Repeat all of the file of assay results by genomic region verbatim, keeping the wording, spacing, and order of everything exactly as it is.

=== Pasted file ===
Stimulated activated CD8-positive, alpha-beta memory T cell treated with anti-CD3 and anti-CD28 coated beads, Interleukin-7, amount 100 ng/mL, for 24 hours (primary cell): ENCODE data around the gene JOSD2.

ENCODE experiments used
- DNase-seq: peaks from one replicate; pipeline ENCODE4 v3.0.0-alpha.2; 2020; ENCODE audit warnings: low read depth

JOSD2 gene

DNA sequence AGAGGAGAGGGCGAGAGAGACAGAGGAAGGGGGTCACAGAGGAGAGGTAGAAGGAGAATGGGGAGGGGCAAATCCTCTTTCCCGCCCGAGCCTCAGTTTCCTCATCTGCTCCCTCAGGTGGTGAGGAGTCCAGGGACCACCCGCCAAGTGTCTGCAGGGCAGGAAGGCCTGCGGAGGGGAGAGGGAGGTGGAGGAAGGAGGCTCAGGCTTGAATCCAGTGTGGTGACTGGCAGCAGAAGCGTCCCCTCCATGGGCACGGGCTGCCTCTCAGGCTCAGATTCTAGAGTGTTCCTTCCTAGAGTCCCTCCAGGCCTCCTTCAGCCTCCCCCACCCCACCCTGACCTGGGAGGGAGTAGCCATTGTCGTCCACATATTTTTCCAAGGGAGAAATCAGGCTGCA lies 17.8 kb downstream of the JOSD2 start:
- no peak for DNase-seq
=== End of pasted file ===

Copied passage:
Stimulated activated CD8-positive, alpha-beta memory T cell treated with anti-CD3 and anti-CD28 coated beads, Interleukin-7, amount 100 ng/mL, for 24 hours (primary cell): ENCODE data around the gene JOSD2.

ENCODE experiments used
- DNase-seq: peaks from one replicate; pipeline ENCODE4 v3.0.0-alpha.2; 2020; ENCODE audit warnings: low read depth

JOSD2 gene

DNA sequence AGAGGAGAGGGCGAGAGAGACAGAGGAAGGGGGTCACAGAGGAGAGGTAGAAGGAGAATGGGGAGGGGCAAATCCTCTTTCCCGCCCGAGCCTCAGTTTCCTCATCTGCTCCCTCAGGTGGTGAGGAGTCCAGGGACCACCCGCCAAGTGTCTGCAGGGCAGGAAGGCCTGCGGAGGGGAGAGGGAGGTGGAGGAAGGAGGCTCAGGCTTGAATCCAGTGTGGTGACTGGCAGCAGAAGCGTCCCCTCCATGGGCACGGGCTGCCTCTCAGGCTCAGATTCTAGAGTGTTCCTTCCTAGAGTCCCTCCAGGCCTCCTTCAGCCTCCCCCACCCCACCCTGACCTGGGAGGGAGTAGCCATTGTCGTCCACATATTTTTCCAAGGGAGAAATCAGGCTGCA lies 17.8 kb downstream of the JOSD2 start:
- no peak for DNase-seq